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NMO Mount Spacing and installation

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W3AWF

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I'm getting ready to install 3 NMO Mounts on the roof of my Silverado. I have a Whelen Mini Edge light bar on the roof as well. I was curious if anybody happens to know how far the mounts have to be from the light bar in order to not cause destruction to the internals. My main concern is with my VHF Radio causing havoc, a Motorola MCS2000 running at 100 Watts.

Also, I have heard a lot of theories about installing NMO mounts in regards to sealing them weather tight. What is the best way to seal them? The rubber gasket that comes with them? I've heard a lot of people using black RTV to seal them as well. Can anyone shed some light on this one?


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buddrousa

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What are the 2 other antenna mounts? If one is a scanner I would not put one of my high dollar scanners on an outside scanner antenna with a 100 watt transmitter in the truck. That is just me not sure why you are running 100 watts unless your repeater is a long way off or you are using simplex. We work our county and the next county with 25 to 35 watts. We can switch to any department that we respond to for mutual aid with a TK790 mobile running 35 watts.
 

clbsquared

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Using a hole saw specifically designed for NMO mounts, with the o-ring and rubber gasket supplied with the mount and not getting carried away during tightening of the ring will insure a trouble and leak free installation. Always a good idea to make sure the surface is clean and free of debris before final assembly, as well. And I also agree with buddrousa. I wouldn't put a scanner anywhere near an antenna with 100 watts on the other end. With a properly installed and tuned antenna, you should have no trouble hitting a repeater from 25-30 miles(depending on terrain) away with a 35-45 watt mobile.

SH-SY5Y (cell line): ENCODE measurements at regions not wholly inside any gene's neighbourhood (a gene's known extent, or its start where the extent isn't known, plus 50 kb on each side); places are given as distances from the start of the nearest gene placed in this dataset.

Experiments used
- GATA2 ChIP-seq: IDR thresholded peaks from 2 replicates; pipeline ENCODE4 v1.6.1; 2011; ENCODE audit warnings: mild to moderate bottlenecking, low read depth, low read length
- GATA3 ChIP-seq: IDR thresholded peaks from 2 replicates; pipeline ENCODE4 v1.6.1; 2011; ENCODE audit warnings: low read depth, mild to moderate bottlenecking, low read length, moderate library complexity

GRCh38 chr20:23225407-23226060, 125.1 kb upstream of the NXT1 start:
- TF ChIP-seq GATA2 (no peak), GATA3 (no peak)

mmckenna

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I agree, install the NMO mount per the manufacturers instructions.
Use the included O-ring with the silicone grease that comes with it.
Using the proper size hole saw and installing per directions is all you need.

I never understood why people needed to slather RTV all over the mounts. My guess is to make up for a sloppy install.

I've got a 10 year old work truck with NMO's I installed when it was brand new. Never a leak. We've got much older trucks at work that have had the NMO's installed to, probably going on 20 years now. No issues.


As for spacing from the light bar, I've seen them pretty close, I don't think you'll have an issue.

Still, I'd give it some spacing, at least 1/4 wave, to prevent making your pattern slightly directional (probably going to happen anyway)

I'd also recommend turning down the power on the MCS. No reason to run them flat out at 110 watts. We turn our high power mobiles down to 80 watts or so, makes them a lot happier in the long run.

Spacing of your other antennas is going to be important. You'll need a lot of separation between the VHF antenna and the scanner. You're likely going to experience some overloading no matter what you do, but you need some space to prevent damage.
 

03msc

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I'd put the scanner antenna down on the front left fender, if possible. Since it's rx only it shouldn't cause any great loss and I don't think you'd notice a huge difference in reception compared to the roof. Then you'd only need to put 2 on the roof, which allows for more spacing.